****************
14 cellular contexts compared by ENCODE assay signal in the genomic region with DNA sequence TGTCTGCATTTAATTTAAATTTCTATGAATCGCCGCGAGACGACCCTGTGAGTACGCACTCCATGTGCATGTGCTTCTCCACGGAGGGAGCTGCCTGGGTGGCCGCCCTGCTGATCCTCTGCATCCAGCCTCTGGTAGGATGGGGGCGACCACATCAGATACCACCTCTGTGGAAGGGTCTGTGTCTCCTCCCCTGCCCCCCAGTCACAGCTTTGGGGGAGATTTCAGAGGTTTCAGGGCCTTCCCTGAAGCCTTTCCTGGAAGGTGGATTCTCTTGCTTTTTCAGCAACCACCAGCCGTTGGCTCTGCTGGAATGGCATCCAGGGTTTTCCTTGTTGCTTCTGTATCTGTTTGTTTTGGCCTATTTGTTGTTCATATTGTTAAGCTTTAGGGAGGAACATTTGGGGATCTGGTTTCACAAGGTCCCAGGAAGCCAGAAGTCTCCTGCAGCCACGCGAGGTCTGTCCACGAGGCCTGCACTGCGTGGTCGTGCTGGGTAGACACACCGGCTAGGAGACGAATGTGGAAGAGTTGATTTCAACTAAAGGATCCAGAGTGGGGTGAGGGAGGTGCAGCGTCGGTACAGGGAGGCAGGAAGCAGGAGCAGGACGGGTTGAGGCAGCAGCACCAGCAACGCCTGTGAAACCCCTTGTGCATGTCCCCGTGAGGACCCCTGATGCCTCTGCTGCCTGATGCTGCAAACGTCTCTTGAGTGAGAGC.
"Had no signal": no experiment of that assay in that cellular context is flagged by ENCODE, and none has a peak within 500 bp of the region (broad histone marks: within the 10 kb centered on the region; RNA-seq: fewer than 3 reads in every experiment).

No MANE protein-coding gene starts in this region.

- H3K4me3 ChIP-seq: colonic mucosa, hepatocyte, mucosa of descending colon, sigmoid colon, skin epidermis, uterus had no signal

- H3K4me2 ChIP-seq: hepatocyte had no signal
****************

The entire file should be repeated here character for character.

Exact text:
14 cellular contexts compared by ENCODE assay signal in the genomic region with DNA sequence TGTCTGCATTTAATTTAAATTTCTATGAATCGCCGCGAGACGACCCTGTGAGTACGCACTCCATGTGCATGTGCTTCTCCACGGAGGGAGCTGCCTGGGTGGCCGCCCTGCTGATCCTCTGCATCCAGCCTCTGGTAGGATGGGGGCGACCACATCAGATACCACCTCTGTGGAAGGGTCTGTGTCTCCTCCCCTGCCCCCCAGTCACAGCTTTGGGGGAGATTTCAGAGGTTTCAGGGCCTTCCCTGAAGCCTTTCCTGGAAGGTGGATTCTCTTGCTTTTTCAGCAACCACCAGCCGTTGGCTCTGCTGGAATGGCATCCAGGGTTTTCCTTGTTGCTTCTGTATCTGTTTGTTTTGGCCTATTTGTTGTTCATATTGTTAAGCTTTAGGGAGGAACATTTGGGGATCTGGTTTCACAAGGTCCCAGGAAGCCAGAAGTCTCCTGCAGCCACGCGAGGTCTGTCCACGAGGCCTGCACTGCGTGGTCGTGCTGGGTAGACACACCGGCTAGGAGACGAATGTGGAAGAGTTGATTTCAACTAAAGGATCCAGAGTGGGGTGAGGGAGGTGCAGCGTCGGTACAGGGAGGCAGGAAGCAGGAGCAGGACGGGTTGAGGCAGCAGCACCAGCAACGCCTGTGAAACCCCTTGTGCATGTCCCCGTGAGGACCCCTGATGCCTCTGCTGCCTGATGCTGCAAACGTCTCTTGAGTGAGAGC.
"Had no signal": no experiment of that assay in that cellular context is flagged by ENCODE, and none has a peak within 500 bp of the region (broad histone marks: within the 10 kb centered on the region; RNA-seq: fewer than 3 reads in every experiment).

No MANE protein-coding gene starts in this region.

- H3K4me3 ChIP-seq: colonic mucosa, hepatocyte, mucosa of descending colon, sigmoid colon, skin epidermis, uterus had no signal

- H3K4me2 ChIP-seq: hepatocyte had no signal